I've seen quite a lot of this stuff on the temperature compensating
characteristics of the voltage stabilizer, and I'd like to point out a few
First, it's called a "voltage stabilizer" not a "temperature compensator".
Second, have you ever seen your turn signals run slower when it gets cold? I
haven't, and that's essentially what a voltage stabilizer is.
Third, if you run a constant voltage through a gauge, say enough to position it
on the halfway mark, and then run it through temperatures from below freezing
to 90 plus, do you think you'll see a change? You won't. There's no airflow
though the gauge, so it's self heating is adequate to overcome outside
temperatures in normal ranges.
Fourth, the thermal energy generated in the stabilizer and the gauges is
different, so equivalent temperature compensation is not likely.
Lastly, some modern cars use similar thermal gauges. They also used fixed solid
state voltage regulators in place of the voltage stabilizer, and have for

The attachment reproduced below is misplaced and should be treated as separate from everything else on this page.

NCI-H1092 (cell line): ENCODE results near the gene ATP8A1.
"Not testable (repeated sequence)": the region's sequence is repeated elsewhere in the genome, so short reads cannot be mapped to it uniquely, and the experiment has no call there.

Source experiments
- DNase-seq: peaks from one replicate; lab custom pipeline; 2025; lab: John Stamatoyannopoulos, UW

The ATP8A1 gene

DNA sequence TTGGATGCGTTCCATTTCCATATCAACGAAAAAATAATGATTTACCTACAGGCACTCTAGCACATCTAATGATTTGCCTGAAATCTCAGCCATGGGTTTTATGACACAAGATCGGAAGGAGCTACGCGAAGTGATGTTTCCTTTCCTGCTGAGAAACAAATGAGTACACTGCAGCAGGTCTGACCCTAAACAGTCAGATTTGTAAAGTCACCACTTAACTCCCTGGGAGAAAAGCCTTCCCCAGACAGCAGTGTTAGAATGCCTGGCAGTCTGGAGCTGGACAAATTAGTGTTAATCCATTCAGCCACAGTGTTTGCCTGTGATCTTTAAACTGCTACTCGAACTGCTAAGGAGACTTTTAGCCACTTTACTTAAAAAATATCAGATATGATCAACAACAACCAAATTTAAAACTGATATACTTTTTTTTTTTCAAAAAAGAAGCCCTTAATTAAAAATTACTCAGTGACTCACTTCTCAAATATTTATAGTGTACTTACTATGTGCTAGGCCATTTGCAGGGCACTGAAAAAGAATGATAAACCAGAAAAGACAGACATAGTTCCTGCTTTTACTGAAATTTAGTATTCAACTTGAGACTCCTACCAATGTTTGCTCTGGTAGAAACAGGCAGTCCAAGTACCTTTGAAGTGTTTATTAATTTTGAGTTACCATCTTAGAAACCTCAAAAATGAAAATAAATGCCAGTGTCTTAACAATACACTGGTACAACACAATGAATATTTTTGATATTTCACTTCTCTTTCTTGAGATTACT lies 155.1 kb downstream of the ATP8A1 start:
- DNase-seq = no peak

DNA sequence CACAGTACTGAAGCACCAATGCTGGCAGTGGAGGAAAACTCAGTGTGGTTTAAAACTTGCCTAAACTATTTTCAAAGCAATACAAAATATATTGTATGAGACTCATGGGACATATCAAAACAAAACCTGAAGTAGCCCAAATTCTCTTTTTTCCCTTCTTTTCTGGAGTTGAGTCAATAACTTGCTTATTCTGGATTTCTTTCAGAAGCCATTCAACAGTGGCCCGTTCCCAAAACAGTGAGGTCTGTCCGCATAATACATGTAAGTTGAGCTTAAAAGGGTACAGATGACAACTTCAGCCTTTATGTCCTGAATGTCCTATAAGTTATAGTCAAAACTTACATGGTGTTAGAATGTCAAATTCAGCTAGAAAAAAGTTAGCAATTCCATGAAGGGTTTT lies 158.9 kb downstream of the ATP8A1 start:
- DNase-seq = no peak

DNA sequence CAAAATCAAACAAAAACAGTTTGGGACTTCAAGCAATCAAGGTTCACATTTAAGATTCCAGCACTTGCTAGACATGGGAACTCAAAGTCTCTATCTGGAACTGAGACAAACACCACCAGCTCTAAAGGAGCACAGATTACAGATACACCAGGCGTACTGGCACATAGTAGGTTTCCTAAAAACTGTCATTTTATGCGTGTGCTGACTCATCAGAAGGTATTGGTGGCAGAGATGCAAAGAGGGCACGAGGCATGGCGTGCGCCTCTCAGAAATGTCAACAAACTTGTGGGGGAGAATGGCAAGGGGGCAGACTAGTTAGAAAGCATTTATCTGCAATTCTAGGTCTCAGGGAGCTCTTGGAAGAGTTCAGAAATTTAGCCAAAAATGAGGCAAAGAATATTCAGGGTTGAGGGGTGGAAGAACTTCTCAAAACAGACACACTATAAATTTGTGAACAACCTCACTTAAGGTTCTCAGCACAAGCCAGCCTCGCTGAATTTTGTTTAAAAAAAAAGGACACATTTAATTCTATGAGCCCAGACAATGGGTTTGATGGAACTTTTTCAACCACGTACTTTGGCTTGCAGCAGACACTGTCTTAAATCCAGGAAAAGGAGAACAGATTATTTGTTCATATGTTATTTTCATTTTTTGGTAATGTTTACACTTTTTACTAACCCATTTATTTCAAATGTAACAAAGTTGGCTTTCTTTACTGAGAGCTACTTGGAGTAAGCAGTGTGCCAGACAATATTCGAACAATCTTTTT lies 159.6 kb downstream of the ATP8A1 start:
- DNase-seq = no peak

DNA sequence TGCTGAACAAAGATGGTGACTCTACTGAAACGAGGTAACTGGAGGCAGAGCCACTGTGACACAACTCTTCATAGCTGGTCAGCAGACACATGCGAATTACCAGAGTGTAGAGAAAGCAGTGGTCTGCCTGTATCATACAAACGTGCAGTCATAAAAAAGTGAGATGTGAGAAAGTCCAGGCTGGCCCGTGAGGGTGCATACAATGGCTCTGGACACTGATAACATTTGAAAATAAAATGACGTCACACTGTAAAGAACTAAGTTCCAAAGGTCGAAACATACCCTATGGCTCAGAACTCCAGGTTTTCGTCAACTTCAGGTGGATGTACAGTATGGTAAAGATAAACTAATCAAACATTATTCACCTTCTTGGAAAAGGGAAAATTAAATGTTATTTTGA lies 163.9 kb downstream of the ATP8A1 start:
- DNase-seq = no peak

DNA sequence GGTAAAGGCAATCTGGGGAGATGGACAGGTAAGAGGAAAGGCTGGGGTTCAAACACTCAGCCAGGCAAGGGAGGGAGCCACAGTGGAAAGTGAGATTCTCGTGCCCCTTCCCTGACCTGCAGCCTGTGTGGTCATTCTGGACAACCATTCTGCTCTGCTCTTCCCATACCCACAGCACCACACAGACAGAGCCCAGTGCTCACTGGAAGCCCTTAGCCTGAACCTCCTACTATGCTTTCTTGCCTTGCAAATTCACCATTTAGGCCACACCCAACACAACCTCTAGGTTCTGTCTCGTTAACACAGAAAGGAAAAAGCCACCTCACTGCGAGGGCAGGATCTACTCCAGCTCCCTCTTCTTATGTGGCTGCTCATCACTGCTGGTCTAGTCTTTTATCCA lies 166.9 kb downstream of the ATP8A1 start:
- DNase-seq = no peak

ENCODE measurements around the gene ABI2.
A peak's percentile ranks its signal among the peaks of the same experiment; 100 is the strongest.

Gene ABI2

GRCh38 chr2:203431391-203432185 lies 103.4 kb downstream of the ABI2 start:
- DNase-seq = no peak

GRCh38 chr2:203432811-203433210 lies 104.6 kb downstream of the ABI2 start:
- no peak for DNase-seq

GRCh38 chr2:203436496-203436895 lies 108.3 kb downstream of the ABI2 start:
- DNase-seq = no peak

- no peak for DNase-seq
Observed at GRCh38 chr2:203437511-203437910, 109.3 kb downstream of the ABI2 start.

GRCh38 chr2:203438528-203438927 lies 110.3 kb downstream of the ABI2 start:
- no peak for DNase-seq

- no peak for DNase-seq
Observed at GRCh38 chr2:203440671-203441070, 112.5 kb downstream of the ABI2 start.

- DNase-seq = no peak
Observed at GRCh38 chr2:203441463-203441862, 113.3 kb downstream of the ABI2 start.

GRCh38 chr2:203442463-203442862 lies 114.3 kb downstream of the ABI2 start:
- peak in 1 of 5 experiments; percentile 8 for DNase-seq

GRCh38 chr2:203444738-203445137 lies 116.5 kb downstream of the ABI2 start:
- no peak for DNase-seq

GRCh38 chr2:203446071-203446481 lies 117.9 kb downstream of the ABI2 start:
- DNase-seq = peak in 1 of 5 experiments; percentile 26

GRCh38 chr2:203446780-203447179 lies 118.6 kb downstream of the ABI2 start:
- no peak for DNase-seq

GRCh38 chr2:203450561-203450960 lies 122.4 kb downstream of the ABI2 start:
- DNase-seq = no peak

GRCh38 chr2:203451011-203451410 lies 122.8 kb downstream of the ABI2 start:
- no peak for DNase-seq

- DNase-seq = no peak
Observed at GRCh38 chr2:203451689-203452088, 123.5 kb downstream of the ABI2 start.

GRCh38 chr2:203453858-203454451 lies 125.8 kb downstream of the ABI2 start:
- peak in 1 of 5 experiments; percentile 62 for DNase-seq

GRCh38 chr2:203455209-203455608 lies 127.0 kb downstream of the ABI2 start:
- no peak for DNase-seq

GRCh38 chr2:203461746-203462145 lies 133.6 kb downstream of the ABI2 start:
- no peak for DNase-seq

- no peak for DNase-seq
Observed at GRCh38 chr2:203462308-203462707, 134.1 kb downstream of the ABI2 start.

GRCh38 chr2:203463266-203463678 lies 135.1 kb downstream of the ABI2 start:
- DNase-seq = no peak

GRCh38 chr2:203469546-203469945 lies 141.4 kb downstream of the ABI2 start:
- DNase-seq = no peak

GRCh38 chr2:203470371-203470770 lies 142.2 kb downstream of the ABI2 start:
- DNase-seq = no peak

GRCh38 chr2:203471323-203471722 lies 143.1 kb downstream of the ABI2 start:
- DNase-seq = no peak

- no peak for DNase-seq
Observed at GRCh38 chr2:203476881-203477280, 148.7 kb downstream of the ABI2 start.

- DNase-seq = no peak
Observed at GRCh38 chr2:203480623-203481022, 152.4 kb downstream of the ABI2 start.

Jim Altman wrote:
> I don't mean to be contrary, but Randall is on the right track. The meters
> operate on bimetal strips. Therefore, they give different readings at
> different ambient temperatures even if what they are measuring is constant.
> The voltage stabilizer does not produce a constant voltage, but rather one
> that varies inversely to temperature. The Voltage Stabilizer compensates by
> using a bimetal strip that moves the voltage opposite the temperature
> thereby creating constant readings regardless of temperature.
> So its not the voltage that is stabilized, its the meter reading.
> Jim Altman email@example.com Illigitimi non Carborundum
> http://www.altlaw.com/metro/jaltman.html 69-TR6#CC28754L(O) W4UCK
> -----Original Message-----
> From: firstname.lastname@example.org
> [mailto:email@example.com]On Behalf Of Randall
> Sent: Sunday, October 31, 1999 7:18 PM
> To: Triumph list
> Subject: Re: What did I do...elec. prob. w/gauges...MORON !!!
> Clearly, they knew other solutions (eg the fuel gauge in my TR3 uses no
> electronics and is not voltage sensitive), so I see the voltage
> stabilizer and associated simplified gauges as purely a cost saving
> move. I believe even the early stabilizers were not electronic, but
> instead thermo-mechanical, as were the gauges.
> Tony Rhodes wrote:
> > Not bad for what they had to work with (no solid state parts).
> > After that time, they just stuck with what worked and was cheap.
The Wyvern - '57 Triumph TR3, TS15559L - http://www.merlingroupinc.com/tr3.htm
The Hippogrif - '71 Triumph Stag MKI, LE8176E - soon to get a site of it's own
Kitty - '83 Jaguar XJ6 Vanden Plas - Undergoing repair